My first premise in my attempt to answer the dispute of whether or not a being that is God exists, is thus:
(1) If a being-that-is-God exists then that being-that-is-God could not be other than that which nothing greater (or equal) could be conceived.
Anselm of Canterbury (1033—1109) argued that, if there was such a being then it is absurd to hold that such a being exists in our thoughts alone but not also in reality. According to Anselm, both atheists and theists can agree with (1) (Anselm 2009). Atheists would argue that such a being exists in our minds alone. Theists, however, would argue that such a being exists both in our minds and in reality. Continue reading
In Probing Shand’s Refutation of the Existence of God, I contended that John Shand, associate lecturer in Philosophy at The Open University, attacked a Straw God and committed an informal fallacy of composition. In this article I addressed his (mis)understanding of omnipotence. His (mis)understanding of omniscience and omnipresence are addressed in the next article. Continue reading
The idea that atheism ought be assumed by default is a chimera. Atheism cannot be assumed by default, it must be demonstrated. The belief that given the failure of theistic case for God, atheism ought be assumed does not only commit an appeal to ignorance but is also against the picture painted by modern discoveries in Cognitive Science of Religion (CSR).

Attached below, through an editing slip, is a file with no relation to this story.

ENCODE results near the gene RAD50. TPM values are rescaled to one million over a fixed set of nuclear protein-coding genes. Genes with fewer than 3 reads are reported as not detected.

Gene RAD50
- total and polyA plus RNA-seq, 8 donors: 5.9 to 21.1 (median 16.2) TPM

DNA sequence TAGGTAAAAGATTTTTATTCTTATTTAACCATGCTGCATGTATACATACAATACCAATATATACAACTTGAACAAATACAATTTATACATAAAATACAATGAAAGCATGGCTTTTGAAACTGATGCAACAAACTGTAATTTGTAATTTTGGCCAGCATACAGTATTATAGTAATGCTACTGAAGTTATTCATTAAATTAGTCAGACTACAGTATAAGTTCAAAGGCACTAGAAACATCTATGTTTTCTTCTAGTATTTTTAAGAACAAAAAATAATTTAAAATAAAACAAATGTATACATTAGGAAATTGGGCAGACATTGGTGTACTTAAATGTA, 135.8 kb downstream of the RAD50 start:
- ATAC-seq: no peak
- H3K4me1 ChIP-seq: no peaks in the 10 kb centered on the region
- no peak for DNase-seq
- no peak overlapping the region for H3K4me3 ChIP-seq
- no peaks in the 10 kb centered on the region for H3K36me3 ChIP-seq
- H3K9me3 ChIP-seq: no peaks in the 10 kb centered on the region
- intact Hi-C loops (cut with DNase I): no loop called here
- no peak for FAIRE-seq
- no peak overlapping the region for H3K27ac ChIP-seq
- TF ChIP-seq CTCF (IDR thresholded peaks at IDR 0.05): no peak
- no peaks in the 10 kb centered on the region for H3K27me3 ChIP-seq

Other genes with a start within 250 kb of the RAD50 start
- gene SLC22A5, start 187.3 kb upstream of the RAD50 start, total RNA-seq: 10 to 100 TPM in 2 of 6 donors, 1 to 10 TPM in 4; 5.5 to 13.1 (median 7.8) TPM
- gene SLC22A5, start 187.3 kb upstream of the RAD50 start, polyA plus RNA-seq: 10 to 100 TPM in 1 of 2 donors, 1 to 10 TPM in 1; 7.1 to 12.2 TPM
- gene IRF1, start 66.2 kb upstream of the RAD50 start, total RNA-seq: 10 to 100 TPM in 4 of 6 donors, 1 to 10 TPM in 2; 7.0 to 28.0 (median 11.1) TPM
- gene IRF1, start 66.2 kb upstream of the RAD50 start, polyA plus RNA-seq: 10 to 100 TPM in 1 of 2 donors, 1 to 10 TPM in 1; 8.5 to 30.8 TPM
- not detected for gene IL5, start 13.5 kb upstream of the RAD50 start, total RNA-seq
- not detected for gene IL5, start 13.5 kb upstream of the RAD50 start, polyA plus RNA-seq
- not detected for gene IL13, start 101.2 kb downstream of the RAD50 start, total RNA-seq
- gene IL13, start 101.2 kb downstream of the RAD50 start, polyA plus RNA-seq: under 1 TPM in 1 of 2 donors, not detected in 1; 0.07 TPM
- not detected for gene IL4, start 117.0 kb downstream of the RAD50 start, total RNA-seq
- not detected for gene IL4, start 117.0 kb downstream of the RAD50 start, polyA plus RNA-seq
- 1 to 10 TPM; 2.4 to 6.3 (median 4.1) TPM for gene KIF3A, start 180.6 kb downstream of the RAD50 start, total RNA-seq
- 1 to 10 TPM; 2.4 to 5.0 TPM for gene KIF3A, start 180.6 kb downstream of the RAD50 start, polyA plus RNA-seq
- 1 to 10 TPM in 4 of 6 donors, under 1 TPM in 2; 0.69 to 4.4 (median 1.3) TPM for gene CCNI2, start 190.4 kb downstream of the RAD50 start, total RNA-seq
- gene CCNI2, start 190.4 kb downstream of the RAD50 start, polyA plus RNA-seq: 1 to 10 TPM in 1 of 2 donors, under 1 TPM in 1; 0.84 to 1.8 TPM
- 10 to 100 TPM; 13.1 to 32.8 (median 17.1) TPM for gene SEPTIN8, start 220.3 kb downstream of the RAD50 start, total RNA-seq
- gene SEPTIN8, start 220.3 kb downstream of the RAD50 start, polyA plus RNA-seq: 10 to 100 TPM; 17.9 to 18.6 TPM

Several recent researches in CSR shows that children naturally hold certain universal religious ideas such as belief in divine agents and belief in mind-body dualism. Similar to universals of language, universals of religious belief include principles that are shared in all culture and time, the belief in supernatural beings.
Paul Bloom explained that it was believed that those beliefs in Gods, the afterlife &c., could not have been a result of innate but social and cultural learned beliefs. Observing a recently growing body of literature on this field, however, Bloom affirmed that such a view is no longer entirely right. Though culture plays a certain role, “some of the universals of religion are unlearned”(Bloom 2007: 149) Jesse M. Bering concurs with Bloom’s observation. He wrote:
Although conventional wisdom tends to favor a general learning hypothesis for the origins of after-life beliefs, recent findings suggest a more complicated developmental picture (Bering 2006: 454). Continue reading
“I contend we are both atheists,” signed Stephen F. Roberts, “I just believe in one fewer god than you do. When you understand why you dismiss all the other possible gods, you will understand why I dismiss yours.” Roberts is believed1 to be the person who crystallized and popularized this increasing reechoed sound bite when he began signing his online post with it in 1995.
Richard Dawkins in A Devil’s Chaplain reechoed this sound bite. Dawkins contended that:
[M]odern theists might acknowledge that, when it comes to Baal and the Golden Calf, Thor and Wotan, Poseidon and Apollo, Mithras and Ammon Ra, they are actually atheists. We are all atheists about most of the gods that humanity has ever believed in. Some of us just go one god further. (Dawkins 2004, 150)
Paraphrasing Socrates, let us examine this sound bite together, and see whether it is a real sound advice or a mere wind-egg. (Plat. Theaet. 151e). Contrary to Daniel C. Dennett (2006, 210), this is not “some sound advice” offered by Dawkins but a mere wind-egg because it confuses the conceptions of God with the concept of God. Continue reading